• Acute: Acute inflammation of the gall bladder that may caused by distention, edema, inflammation, or infection.
  • Chronic: Recurring non-acute gall bladder inflammation and symptoms caused primarily by the presence of gallstones.


  • Cholelithiasis accounts for nearly 90% of acute cholecystitis cases.
  • Acalculous Cholecystitis accounts for the remainder of the causes: Tumor, Post surgical complication, Biliary sludge, Critically ill patient without oral intake for prolonged period.
  • Microorganisms: Salmonella,Vibrio Cholera, Leptospira, Listeria


  • Risks of gall stone disease: More common in females, Ages 30 – 39 more common, Pregnancy major risk factor for younger women (1.3% nulliparous vs. 13% multiparous), Obesity, Estrogen Use
  • Acute: Hallmark symptom includes sudden onset of upper abdominal pain that lasts for several hours. This pain gradually intensifies and localizes to hyopgastrium or right upper quadrant. Pain may radiate to right scapular area or to shoulder. Nausea Vomiting is common, Anorexia is common, Fever is common
  • Chronic: Chronic recurrent pain in the right upper quadrant or epigastrium. Episodic recurrent pain in right upper quadrant, Lack of fever, Nausea and Vomiting, Referred pain to right scapula, Indigestion, Fatty food intolerance, Bloating and belching.


  • Pain to palpation of right upper quadrant
  • Cessation of inspiration with palpation of right upper quadrant (Murphy’s sign)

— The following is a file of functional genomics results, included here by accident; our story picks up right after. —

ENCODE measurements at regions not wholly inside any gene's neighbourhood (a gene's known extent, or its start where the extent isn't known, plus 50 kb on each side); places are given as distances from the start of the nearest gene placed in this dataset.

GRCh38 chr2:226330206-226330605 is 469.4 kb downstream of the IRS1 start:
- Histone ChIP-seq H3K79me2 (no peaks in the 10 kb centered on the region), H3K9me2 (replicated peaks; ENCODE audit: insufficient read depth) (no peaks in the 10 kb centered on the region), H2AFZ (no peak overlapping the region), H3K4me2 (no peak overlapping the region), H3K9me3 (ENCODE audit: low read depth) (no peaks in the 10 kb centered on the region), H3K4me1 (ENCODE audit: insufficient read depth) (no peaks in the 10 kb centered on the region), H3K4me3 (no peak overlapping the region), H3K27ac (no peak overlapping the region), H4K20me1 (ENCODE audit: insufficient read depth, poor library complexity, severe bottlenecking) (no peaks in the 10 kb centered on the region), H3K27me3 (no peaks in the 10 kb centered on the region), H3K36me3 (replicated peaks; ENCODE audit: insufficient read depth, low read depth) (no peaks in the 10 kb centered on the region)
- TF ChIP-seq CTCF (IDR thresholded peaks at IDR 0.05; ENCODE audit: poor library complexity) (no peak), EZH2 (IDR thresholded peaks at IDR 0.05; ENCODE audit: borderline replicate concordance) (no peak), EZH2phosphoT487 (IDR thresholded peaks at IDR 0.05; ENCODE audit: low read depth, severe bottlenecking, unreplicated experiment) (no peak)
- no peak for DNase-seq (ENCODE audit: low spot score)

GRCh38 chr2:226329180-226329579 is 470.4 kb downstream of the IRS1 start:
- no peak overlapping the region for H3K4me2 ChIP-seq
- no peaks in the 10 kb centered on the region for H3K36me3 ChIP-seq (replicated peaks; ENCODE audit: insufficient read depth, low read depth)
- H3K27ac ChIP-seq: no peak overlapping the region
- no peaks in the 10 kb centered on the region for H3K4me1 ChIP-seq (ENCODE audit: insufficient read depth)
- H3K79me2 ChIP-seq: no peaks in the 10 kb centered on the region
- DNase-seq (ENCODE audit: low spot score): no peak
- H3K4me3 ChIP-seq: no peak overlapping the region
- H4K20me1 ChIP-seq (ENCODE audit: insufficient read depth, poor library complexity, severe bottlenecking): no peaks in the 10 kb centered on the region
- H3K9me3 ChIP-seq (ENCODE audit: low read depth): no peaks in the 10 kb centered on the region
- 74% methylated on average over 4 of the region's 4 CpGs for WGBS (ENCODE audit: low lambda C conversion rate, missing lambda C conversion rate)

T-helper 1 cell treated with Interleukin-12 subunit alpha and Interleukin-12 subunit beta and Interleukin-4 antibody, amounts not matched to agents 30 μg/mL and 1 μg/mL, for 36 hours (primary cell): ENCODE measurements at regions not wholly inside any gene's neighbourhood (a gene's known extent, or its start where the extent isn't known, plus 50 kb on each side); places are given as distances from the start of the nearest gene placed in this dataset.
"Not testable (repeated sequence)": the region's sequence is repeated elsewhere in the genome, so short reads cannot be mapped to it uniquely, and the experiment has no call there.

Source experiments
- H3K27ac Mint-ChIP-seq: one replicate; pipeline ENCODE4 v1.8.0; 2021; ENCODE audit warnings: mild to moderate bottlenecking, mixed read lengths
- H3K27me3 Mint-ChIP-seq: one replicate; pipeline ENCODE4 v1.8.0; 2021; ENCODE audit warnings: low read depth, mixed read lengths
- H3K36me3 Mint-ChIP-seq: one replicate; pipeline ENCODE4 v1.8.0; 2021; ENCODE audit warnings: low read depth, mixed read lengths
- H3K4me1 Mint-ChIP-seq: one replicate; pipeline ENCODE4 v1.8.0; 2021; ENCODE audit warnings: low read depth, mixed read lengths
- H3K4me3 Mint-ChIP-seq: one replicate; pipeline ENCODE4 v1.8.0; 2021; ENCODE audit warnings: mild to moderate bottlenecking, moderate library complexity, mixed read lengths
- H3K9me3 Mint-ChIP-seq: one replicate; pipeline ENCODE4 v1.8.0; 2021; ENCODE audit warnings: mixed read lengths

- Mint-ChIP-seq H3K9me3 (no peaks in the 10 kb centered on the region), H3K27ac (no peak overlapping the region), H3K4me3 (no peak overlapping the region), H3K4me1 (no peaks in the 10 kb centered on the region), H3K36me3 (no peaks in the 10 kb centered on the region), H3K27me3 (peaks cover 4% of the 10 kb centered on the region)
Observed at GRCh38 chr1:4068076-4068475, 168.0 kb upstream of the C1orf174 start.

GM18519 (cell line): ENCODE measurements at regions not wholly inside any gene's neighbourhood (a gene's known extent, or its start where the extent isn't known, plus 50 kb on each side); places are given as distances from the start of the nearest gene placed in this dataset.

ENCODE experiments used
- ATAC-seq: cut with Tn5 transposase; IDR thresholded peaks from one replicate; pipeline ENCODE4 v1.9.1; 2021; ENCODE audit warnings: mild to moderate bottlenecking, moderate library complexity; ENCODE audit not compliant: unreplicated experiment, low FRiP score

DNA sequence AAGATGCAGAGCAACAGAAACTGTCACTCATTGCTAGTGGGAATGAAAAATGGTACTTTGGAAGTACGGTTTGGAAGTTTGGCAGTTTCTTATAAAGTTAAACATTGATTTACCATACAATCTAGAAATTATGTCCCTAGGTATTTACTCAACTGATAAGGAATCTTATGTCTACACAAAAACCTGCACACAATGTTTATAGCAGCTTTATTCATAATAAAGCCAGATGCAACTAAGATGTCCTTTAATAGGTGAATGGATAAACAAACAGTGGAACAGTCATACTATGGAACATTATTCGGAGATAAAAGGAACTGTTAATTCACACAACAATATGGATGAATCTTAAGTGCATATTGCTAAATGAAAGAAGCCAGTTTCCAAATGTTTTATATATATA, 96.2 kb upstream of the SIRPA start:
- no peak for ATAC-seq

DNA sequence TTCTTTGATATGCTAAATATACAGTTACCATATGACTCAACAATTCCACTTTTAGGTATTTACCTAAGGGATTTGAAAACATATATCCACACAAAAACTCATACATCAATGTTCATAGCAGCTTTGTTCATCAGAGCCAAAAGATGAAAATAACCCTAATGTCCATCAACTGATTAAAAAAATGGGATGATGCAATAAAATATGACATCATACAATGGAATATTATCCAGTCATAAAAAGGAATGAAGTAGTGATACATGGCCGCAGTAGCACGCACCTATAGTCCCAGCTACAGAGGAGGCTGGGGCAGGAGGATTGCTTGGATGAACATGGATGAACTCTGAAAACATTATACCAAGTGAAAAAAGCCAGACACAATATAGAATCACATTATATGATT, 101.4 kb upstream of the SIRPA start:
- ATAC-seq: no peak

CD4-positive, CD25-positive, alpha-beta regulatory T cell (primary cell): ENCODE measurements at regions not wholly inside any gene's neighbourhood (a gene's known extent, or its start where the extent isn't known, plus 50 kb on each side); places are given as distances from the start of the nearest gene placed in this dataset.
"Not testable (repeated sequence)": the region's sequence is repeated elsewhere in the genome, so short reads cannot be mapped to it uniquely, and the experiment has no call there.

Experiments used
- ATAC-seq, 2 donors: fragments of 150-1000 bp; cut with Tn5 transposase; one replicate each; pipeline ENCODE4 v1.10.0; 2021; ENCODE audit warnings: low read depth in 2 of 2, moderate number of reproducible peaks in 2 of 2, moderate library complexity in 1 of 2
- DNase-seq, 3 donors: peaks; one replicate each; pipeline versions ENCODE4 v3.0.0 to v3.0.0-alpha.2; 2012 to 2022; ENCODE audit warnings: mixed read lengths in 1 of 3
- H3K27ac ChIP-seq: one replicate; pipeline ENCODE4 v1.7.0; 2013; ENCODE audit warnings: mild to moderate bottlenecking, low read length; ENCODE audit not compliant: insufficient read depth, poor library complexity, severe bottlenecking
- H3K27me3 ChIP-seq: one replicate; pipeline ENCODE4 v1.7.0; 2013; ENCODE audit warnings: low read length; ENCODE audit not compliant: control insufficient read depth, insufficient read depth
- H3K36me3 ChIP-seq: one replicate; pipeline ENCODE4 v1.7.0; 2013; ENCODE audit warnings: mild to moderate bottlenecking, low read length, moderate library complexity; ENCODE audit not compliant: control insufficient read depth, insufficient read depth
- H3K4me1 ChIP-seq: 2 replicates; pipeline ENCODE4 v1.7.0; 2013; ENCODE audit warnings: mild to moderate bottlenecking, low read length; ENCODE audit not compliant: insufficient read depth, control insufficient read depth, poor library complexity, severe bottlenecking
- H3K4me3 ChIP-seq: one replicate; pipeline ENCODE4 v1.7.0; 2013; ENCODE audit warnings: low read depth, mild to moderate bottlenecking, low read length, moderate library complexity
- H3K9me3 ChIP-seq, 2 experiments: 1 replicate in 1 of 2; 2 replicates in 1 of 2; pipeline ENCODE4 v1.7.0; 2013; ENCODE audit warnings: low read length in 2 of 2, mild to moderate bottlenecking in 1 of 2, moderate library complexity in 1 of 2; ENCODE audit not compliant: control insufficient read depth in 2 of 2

• Febrile
  • less commonly, jaundice and a palpable gall bladder
  • Chronic: Absence of palpable mass in contrast to acute cholecystitis


  • Perforated peptic ulcer
  • Pancreatitis
  • Hepatic abscess or diverticulum
  • Hepatitis
  • Pneumonia
  • Cardiac ischemia


  • Radionuclide Scan (most accurate) showing filling defect of isotope into the GB
  • Ultrasound showing gall stones, pericholecystic fluid, gall bladder wall thickening, and tenderness to right upper quadrant on ultrasound scanning (ultrasonic murphy’s sign)
  • Plain Abdominal Radiograph will show gall stones in nearly 15%
  • Leukocytosis common
  • Liver Studies (not commonly elevated in uncomplicated cholecystitis)
  • Chronic: Evidence of gallstones on plain abdominal films


  • Observation of patients who are not good surgical candidates
  • IV Hydration helpful
  • IV Antibiotics for 7 – 10 days: Ampicillin 2g every 6h. Choice of Cephalosporin and Ampicillin – Sublactam can also be used
  • Immunosuppressed patients: Addition of Metrocidazole 500mg IV  every 8 hours, Zosyn 3.375mg IV every 6 hours, Levaquin 500mg IV once daily.
  • Uncomplicated, may be D/C’d with antibiotics, Analgesics, and close follow up.
  • Acute Cholecystitis: Surgical cholecystectomy is recommended within 24 – 48 hours after presentation of acute cholecystitis due high risk of recurrence
  • Laparoscopic Cholecystectomy is procedure of choice. Most serious complication is bile duct injury (0.25%), ERCP
  • Diabetic patients may have fewer symptoms due to neuropathy and more frequently have ganegrene
  • Gall Stone Dissolution Therapy: Dissolution of stones less than 5mm. For patients with absolute or relative contraindication for surgery, Continuous therapy may be necessary. Recurrence rate is about 10% in 5 years and unusual after 5 years.

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Dr. Zachary Lahlou



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